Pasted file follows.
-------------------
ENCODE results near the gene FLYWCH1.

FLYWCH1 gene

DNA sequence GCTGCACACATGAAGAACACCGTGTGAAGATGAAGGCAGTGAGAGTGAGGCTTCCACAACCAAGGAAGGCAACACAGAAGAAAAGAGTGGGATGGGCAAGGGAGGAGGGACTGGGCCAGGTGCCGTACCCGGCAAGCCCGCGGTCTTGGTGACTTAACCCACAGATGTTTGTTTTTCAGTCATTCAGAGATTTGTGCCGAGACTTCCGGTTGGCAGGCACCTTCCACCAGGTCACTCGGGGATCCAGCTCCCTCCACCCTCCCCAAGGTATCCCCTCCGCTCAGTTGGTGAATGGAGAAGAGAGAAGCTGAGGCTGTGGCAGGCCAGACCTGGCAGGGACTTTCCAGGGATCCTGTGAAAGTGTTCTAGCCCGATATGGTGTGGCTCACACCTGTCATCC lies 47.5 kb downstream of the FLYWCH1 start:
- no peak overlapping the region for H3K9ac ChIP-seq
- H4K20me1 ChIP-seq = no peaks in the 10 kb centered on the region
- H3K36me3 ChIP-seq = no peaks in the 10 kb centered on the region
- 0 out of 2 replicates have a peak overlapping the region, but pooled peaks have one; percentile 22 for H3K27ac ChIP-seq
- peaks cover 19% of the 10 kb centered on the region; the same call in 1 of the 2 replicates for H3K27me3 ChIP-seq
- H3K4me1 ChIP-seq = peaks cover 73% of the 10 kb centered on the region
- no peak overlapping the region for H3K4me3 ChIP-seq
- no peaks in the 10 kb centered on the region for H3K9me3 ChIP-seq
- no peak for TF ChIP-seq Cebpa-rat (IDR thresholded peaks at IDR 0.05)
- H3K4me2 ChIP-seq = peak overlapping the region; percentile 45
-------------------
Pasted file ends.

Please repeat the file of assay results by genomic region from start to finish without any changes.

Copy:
ENCODE results near the gene FLYWCH1.

FLYWCH1 gene

DNA sequence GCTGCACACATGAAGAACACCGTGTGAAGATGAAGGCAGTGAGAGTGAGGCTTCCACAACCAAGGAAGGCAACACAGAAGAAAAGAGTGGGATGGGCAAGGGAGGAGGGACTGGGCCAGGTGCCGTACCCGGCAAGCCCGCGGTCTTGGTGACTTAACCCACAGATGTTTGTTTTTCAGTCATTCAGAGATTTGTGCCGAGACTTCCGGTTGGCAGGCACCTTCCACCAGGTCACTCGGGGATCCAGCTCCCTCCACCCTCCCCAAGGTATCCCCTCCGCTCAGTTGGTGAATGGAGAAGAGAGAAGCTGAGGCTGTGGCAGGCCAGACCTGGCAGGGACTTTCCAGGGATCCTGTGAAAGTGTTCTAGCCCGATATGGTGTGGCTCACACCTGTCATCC lies 47.5 kb downstream of the FLYWCH1 start:
- no peak overlapping the region for H3K9ac ChIP-seq
- H4K20me1 ChIP-seq = no peaks in the 10 kb centered on the region
- H3K36me3 ChIP-seq = no peaks in the 10 kb centered on the region
- 0 out of 2 replicates have a peak overlapping the region, but pooled peaks have one; percentile 22 for H3K27ac ChIP-seq
- peaks cover 19% of the 10 kb centered on the region; the same call in 1 of the 2 replicates for H3K27me3 ChIP-seq
- H3K4me1 ChIP-seq = peaks cover 73% of the 10 kb centered on the region
- no peak overlapping the region for H3K4me3 ChIP-seq
- no peaks in the 10 kb centered on the region for H3K9me3 ChIP-seq
- no peak for TF ChIP-seq Cebpa-rat (IDR thresholded peaks at IDR 0.05)
- H3K4me2 ChIP-seq = peak overlapping the region; percentile 45